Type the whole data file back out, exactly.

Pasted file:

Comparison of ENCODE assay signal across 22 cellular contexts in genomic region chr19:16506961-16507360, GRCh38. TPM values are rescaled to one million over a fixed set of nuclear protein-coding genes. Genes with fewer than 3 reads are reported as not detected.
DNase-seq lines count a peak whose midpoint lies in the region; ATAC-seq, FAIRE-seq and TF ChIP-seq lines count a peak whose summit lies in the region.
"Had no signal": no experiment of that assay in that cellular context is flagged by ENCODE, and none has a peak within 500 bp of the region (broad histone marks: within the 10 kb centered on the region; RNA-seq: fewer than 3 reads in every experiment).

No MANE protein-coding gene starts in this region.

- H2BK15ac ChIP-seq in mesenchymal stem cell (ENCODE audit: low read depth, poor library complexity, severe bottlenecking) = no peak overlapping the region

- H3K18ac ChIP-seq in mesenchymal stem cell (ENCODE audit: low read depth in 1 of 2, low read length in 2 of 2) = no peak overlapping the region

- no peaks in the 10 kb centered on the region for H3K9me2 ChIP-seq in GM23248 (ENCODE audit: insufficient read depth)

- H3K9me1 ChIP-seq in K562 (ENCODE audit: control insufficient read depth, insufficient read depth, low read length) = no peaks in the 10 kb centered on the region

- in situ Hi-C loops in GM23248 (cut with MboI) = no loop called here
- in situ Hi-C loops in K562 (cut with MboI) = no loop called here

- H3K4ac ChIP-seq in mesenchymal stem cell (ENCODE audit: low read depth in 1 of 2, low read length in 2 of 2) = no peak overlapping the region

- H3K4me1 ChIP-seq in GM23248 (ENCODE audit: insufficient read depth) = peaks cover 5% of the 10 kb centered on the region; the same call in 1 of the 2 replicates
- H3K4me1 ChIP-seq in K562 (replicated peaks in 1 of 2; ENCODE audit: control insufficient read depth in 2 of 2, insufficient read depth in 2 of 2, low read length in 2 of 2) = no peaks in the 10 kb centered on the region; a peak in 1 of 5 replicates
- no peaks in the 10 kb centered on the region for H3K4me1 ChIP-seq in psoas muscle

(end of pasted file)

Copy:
Comparison of ENCODE assay signal across 22 cellular contexts in genomic region chr19:16506961-16507360, GRCh38. TPM values are rescaled to one million over a fixed set of nuclear protein-coding genes. Genes with fewer than 3 reads are reported as not detected.
DNase-seq lines count a peak whose midpoint lies in the region; ATAC-seq, FAIRE-seq and TF ChIP-seq lines count a peak whose summit lies in the region.
"Had no signal": no experiment of that assay in that cellular context is flagged by ENCODE, and none has a peak within 500 bp of the region (broad histone marks: within the 10 kb centered on the region; RNA-seq: fewer than 3 reads in every experiment).

No MANE protein-coding gene starts in this region.

- H2BK15ac ChIP-seq in mesenchymal stem cell (ENCODE audit: low read depth, poor library complexity, severe bottlenecking) = no peak overlapping the region

- H3K18ac ChIP-seq in mesenchymal stem cell (ENCODE audit: low read depth in 1 of 2, low read length in 2 of 2) = no peak overlapping the region

- no peaks in the 10 kb centered on the region for H3K9me2 ChIP-seq in GM23248 (ENCODE audit: insufficient read depth)

- H3K9me1 ChIP-seq in K562 (ENCODE audit: control insufficient read depth, insufficient read depth, low read length) = no peaks in the 10 kb centered on the region

- in situ Hi-C loops in GM23248 (cut with MboI) = no loop called here
- in situ Hi-C loops in K562 (cut with MboI) = no loop called here

- H3K4ac ChIP-seq in mesenchymal stem cell (ENCODE audit: low read depth in 1 of 2, low read length in 2 of 2) = no peak overlapping the region

- H3K4me1 ChIP-seq in GM23248 (ENCODE audit: insufficient read depth) = peaks cover 5% of the 10 kb centered on the region; the same call in 1 of the 2 replicates
- H3K4me1 ChIP-seq in K562 (replicated peaks in 1 of 2; ENCODE audit: control insufficient read depth in 2 of 2, insufficient read depth in 2 of 2, low read length in 2 of 2) = no peaks in the 10 kb centered on the region; a peak in 1 of 5 replicates
- no peaks in the 10 kb centered on the region for H3K4me1 ChIP-seq in psoas muscle